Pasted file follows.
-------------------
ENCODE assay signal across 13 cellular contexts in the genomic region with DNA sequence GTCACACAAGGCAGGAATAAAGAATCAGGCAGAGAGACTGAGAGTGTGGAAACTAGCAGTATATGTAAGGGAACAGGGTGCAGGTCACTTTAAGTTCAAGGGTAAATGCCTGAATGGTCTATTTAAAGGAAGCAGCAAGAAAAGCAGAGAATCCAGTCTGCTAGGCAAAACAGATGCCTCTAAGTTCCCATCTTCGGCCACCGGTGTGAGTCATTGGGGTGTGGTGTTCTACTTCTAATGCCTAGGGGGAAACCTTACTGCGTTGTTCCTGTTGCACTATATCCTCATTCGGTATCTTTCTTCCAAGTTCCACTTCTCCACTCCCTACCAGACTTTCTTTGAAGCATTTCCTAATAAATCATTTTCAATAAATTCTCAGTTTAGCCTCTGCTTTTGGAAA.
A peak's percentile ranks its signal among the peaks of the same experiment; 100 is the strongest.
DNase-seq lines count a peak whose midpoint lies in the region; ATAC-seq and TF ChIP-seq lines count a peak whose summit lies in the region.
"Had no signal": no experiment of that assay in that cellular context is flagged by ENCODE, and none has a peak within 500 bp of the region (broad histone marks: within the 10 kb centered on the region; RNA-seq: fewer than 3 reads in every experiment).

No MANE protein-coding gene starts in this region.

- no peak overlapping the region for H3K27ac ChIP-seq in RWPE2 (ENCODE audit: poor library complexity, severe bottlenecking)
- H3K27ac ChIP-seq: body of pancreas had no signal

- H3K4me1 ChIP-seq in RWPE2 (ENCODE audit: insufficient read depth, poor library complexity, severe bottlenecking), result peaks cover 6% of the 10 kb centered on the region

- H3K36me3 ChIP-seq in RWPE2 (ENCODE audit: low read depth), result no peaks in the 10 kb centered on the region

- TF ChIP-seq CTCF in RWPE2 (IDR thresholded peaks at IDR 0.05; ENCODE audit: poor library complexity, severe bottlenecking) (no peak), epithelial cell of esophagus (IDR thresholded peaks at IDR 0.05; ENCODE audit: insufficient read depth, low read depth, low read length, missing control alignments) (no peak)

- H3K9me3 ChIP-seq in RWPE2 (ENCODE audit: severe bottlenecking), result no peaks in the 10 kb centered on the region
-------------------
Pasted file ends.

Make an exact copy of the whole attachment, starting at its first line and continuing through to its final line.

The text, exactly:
ENCODE assay signal across 13 cellular contexts in the genomic region with DNA sequence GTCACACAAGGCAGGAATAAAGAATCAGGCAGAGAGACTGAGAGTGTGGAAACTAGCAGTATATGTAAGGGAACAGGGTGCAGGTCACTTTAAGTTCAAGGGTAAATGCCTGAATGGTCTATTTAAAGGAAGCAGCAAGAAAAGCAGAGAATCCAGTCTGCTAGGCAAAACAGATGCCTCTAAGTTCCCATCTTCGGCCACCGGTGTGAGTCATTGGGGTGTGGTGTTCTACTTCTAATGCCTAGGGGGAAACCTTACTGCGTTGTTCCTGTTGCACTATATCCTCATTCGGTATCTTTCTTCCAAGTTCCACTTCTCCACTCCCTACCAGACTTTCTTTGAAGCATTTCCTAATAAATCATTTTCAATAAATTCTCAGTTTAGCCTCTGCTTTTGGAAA.
A peak's percentile ranks its signal among the peaks of the same experiment; 100 is the strongest.
DNase-seq lines count a peak whose midpoint lies in the region; ATAC-seq and TF ChIP-seq lines count a peak whose summit lies in the region.
"Had no signal": no experiment of that assay in that cellular context is flagged by ENCODE, and none has a peak within 500 bp of the region (broad histone marks: within the 10 kb centered on the region; RNA-seq: fewer than 3 reads in every experiment).

No MANE protein-coding gene starts in this region.

- no peak overlapping the region for H3K27ac ChIP-seq in RWPE2 (ENCODE audit: poor library complexity, severe bottlenecking)
- H3K27ac ChIP-seq: body of pancreas had no signal

- H3K4me1 ChIP-seq in RWPE2 (ENCODE audit: insufficient read depth, poor library complexity, severe bottlenecking), result peaks cover 6% of the 10 kb centered on the region

- H3K36me3 ChIP-seq in RWPE2 (ENCODE audit: low read depth), result no peaks in the 10 kb centered on the region

- TF ChIP-seq CTCF in RWPE2 (IDR thresholded peaks at IDR 0.05; ENCODE audit: poor library complexity, severe bottlenecking) (no peak), epithelial cell of esophagus (IDR thresholded peaks at IDR 0.05; ENCODE audit: insufficient read depth, low read depth, low read length, missing control alignments) (no peak)

- H3K9me3 ChIP-seq in RWPE2 (ENCODE audit: severe bottlenecking), result no peaks in the 10 kb centered on the region